The first group identified a practice to excite interest in a subject. The example was an exercise developed by Karen Fernandez (Marketing, UABS) to help students understand ‘risk’. She provided students with eggs at the start of the lecture which the students were to throw to each other. Initially, the students believed the eggs to be hard-boiled and then (incorrectly) they were made to believe they were raw. The lecturer asked students to volunteer whether to be the catcher or the thrower of the egg. Students then threw the eggs. The eggs were, in fact, hard-boiled, but the exercise had the advantage of sharpening the attention of the student volunteers as well as those watching in the lecture theatreto the potentially messy outcome! In the debrief which followed Karen asked students why they had chosen to be a thrower or a catcher. As they articulated their reasons their personality, perception of risk and tolerance of risk became apparent. This was a great lesson opener as all students’ engagement was heightened. The exercise was fun and the students clearly enjoyed it. In this introduction, the students quickly became aware of the topic of the lecture and could relate it to their own direct experiences, thus preparing them to understand the content of the lecture which followed.

The second group identified an example in which they saw a lecturer explore a subject with their students. Ruth Dimes provided an example from the Graduate School of Management where students worked in small groups within real businesses on real business problems. The students were asked to develop solutions and strategies to overcome a specific problem. The students went on to present their solutions to the CEOs of the participating organisations.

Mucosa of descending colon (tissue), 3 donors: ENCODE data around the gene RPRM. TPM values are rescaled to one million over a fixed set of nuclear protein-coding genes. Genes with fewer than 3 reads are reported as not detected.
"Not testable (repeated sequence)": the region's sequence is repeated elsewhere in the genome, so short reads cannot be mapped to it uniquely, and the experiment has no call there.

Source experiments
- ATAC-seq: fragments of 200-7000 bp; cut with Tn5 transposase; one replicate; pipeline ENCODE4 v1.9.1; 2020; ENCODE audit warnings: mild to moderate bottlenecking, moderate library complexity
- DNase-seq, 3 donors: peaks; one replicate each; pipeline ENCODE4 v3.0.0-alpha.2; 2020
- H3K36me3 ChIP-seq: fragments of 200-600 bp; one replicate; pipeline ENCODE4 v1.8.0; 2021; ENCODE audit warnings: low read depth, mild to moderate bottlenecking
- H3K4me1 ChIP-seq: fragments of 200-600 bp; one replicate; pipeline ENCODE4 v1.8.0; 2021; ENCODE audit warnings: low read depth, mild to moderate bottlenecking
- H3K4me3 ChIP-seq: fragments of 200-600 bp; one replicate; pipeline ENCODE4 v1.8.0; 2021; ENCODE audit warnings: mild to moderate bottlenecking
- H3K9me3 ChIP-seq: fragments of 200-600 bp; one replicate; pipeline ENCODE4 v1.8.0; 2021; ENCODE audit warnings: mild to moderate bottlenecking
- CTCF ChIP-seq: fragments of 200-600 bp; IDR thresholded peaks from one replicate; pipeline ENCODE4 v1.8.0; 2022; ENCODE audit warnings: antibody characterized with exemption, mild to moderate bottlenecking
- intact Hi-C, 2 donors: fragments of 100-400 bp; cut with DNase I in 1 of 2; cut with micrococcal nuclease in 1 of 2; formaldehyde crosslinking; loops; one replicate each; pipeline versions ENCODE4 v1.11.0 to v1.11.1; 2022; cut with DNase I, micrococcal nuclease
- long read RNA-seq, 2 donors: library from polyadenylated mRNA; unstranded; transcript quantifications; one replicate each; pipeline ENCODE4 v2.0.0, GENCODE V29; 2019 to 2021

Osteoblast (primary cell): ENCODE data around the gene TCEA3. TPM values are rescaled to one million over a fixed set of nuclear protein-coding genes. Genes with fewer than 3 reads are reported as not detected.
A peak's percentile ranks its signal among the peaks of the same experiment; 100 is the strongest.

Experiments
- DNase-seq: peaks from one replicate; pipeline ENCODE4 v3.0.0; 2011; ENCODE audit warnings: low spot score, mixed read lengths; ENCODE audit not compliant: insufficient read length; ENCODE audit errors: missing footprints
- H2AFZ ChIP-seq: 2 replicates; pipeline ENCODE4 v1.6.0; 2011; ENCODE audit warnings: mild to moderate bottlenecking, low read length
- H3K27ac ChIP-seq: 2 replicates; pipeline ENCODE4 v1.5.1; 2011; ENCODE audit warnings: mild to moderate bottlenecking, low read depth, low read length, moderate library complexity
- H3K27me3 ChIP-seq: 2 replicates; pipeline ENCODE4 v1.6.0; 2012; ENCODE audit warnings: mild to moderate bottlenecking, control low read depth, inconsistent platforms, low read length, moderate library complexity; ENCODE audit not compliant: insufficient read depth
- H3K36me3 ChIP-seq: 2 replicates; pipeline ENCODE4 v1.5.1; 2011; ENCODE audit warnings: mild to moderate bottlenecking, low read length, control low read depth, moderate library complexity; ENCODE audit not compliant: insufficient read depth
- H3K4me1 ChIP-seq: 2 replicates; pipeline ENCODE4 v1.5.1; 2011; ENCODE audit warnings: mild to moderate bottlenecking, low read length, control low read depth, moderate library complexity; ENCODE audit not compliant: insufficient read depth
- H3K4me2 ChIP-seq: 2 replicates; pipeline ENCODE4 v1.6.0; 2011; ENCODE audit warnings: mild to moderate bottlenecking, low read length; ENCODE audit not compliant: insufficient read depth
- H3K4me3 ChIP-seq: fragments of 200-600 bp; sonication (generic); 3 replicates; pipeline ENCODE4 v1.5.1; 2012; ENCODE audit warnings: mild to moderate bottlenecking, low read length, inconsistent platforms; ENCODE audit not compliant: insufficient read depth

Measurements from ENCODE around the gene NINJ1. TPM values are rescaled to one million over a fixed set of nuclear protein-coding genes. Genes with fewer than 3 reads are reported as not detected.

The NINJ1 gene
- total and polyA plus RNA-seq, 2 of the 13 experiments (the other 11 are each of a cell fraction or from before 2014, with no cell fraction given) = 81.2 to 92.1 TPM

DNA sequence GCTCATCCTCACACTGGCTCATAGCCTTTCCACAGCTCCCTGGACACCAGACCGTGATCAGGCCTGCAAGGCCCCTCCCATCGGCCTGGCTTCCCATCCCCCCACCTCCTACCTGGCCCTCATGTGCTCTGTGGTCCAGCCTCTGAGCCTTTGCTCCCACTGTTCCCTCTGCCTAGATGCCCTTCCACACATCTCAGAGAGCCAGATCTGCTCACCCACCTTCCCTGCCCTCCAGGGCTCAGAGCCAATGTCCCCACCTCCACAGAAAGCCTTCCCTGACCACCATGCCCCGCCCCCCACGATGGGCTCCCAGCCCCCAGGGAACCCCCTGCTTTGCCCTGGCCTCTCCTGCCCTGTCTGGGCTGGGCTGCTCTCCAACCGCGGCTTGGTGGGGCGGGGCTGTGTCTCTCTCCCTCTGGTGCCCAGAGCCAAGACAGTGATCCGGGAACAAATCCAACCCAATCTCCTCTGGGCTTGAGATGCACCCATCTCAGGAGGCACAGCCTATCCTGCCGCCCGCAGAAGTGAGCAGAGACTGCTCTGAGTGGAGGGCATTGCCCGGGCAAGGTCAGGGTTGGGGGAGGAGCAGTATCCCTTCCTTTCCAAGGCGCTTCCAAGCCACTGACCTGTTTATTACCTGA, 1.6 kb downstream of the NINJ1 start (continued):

The third group identified an example of extend. In this example, Alan Toy described a practice developed by Gehan Gunasekara in Commercial Law. In order to promote their ability to accurately and persuasively argue, students needed to research a specific issue and then debate in a ‘moot’. The moot was conducted in front of their lecturer and a judge. This exposure to real life practice and the thinking needed to be effective within it was hugely enjoyable for the students and refined their understanding of the importance of argument.

Julia Crawford in the final group offered an example of exhibit. In the Foundation Mathematics class, Rachel Passmore assesses her students through a task where they create a screencast or video clip to explain a mathematical concept to other students. This assessment is unusual for mathematicians and it proved to be motivational for students and helped them develop new skills. The assessment remains highly relevant in assessing content knowledge as,, without genuine mastery of a subject, students would not be able to teach it effectively. The task has the additional benefit that the outputs can be used as a resource by lower level students to help them understand difficult concepts more readily.

These examples of transformational teaching were great to hear and helped to demonstrate the types of teaching which could help to embed employability skills into the curriculum.

Contact:

narissa.lewis@auckland.ac.nz

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One thought on “University and beyond: embedding employability and life into the curriculum

  • 22/12/2017 at 2:27 pm
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    I love this site, so excited to read more articles